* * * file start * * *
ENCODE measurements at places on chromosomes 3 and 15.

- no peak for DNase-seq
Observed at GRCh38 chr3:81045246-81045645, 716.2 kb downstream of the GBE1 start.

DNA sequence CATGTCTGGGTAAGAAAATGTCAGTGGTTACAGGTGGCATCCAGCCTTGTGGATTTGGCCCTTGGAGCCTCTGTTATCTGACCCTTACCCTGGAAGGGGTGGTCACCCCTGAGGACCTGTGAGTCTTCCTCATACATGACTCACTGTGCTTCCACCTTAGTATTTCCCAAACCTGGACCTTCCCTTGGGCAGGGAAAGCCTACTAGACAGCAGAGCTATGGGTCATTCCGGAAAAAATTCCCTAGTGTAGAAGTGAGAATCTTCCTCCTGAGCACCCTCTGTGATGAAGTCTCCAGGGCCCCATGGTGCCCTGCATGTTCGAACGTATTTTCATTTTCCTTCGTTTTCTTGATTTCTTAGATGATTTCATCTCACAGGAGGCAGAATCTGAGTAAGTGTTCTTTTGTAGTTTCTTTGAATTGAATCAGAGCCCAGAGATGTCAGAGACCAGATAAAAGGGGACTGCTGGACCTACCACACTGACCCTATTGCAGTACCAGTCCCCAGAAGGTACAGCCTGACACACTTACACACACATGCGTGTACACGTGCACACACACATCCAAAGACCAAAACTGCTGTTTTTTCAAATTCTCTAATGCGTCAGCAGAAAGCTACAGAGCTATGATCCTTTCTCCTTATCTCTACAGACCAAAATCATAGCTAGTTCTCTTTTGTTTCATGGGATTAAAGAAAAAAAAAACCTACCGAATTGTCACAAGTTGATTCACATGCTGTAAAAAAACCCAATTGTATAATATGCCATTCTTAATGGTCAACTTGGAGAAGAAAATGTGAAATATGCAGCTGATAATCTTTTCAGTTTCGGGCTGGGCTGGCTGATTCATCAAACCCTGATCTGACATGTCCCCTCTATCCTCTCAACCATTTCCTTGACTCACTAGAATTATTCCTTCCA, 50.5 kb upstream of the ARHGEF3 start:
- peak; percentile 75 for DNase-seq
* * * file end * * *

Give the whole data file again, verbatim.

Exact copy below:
ENCODE measurements at places on chromosomes 3 and 15.

- no peak for DNase-seq
Observed at GRCh38 chr3:81045246-81045645, 716.2 kb downstream of the GBE1 start.

DNA sequence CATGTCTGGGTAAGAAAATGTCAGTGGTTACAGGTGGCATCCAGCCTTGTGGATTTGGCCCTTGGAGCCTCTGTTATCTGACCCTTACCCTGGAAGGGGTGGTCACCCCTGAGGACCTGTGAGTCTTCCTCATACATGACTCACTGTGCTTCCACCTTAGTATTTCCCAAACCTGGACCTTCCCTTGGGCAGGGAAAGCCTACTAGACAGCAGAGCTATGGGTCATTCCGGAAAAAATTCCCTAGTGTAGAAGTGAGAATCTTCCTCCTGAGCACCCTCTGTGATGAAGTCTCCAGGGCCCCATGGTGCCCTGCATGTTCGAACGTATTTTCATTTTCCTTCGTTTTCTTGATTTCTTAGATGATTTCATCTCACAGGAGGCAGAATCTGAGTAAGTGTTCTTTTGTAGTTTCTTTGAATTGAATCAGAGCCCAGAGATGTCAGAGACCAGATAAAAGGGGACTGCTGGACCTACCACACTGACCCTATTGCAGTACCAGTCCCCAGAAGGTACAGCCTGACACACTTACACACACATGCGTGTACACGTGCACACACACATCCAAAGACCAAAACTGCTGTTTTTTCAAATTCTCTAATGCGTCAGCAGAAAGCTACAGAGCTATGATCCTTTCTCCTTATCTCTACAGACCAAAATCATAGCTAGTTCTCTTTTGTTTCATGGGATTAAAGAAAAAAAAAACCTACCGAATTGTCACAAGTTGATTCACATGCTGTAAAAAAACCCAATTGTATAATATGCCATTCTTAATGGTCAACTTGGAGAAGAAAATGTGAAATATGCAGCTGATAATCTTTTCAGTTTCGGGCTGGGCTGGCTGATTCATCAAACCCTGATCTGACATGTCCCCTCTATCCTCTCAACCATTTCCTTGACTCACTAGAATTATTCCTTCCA, 50.5 kb upstream of the ARHGEF3 start:
- peak; percentile 75 for DNase-seq